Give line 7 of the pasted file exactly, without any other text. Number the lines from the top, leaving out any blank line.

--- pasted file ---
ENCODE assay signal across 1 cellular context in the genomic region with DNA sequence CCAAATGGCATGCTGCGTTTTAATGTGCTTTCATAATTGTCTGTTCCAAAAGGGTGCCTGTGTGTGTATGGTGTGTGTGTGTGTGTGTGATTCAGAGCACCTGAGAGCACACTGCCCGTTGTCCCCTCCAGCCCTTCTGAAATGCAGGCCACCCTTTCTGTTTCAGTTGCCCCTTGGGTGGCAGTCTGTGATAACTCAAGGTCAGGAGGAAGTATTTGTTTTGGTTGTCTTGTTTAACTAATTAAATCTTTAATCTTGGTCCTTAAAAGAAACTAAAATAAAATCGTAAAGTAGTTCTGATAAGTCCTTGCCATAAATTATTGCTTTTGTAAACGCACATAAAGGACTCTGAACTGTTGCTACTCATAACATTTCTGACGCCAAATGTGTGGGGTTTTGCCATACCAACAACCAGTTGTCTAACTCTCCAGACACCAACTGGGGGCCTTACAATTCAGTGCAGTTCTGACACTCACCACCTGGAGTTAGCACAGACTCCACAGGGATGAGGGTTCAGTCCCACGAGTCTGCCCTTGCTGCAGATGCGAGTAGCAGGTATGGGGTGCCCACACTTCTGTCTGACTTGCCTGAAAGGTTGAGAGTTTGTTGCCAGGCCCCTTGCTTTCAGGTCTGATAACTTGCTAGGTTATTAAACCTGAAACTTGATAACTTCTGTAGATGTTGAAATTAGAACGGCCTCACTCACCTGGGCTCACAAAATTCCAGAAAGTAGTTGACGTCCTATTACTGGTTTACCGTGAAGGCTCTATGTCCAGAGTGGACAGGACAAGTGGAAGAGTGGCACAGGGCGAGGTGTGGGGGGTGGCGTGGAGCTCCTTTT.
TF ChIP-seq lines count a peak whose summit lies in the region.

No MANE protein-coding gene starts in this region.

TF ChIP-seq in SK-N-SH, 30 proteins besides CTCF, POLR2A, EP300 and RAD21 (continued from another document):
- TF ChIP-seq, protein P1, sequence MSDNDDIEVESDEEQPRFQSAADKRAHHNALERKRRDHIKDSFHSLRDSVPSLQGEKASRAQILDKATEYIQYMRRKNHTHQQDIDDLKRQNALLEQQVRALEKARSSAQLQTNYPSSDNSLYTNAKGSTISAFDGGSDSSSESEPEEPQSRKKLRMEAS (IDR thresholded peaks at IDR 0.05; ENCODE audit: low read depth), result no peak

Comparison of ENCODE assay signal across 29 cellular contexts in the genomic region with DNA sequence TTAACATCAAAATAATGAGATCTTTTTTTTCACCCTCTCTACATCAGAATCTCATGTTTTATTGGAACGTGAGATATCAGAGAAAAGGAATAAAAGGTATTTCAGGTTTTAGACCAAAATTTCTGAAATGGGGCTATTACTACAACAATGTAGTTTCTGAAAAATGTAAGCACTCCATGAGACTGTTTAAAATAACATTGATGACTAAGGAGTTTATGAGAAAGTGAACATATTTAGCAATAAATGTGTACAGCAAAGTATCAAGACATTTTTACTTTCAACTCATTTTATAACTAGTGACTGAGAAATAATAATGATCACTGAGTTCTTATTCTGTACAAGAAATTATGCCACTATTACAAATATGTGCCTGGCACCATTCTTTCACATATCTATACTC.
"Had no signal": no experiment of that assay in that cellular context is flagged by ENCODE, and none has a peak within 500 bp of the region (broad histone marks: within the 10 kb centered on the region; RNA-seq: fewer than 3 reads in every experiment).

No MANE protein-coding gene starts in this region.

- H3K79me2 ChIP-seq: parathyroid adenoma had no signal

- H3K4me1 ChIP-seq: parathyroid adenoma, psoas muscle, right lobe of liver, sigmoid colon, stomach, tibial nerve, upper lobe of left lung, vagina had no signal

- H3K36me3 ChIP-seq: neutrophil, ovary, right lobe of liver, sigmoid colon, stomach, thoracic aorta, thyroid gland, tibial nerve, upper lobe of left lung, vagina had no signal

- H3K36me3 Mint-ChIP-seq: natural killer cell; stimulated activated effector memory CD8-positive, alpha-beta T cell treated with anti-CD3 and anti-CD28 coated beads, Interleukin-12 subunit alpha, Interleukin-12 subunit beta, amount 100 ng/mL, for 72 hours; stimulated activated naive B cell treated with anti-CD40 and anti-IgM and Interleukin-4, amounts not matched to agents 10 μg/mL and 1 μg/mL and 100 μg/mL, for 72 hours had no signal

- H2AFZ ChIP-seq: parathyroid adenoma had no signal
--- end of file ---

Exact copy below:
"Had no signal": no experiment of that assay in that cellular context is flagged by ENCODE, and none has a peak within 500 bp of the region (broad histone marks: within the 10 kb centered on the region; RNA-seq: fewer than 3 reads in every experiment).